Expertly constructed wham-bammers (i.e., “what you see is what you get”) sell tickets and give less sensitive audience members a good time, but they don’t linger. The ones that do always deliver the undercurrent stuff, “the things that are not said.” Michelangelo Antonioni‘s L’eclisse and L’Avventura deliver this in spades; ditto Florian von Henckel Donnersmarck‘s The Lives of Others and Cristian Mungiu‘s Four Months, Three Weeks and Two Days.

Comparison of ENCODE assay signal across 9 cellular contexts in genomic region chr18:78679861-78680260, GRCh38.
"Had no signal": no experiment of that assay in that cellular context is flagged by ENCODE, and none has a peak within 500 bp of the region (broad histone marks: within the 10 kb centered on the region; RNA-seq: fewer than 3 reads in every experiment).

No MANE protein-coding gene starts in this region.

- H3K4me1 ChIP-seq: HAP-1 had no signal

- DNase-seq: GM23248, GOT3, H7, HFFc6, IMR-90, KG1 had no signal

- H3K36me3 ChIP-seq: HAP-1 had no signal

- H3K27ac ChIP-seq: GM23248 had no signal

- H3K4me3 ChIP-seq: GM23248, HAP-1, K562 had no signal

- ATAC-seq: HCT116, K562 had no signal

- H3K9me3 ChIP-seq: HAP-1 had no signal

One level below this (and this is flattery I’m dishing here) are the ones that may not have a churning river underneath, but they keep the emotional content in check. They hold their cards to the chest and let the audience absorb what’s there rather than show or explain it or use a laser pointer and say “here it is…see?” (Either you get it or you don’t, but you’d have to be an idiot to miss it.) This is what Ben Affleck‘s Argo does superbly. He never tips the bucket over and spills the water out and leaves puddles on the floor. He always ladles it out just so, concisely and succinctly and yet making sure that the water has all the right nutrients and effervescence. In a word, he believes in brevity. And that is a welcome thing.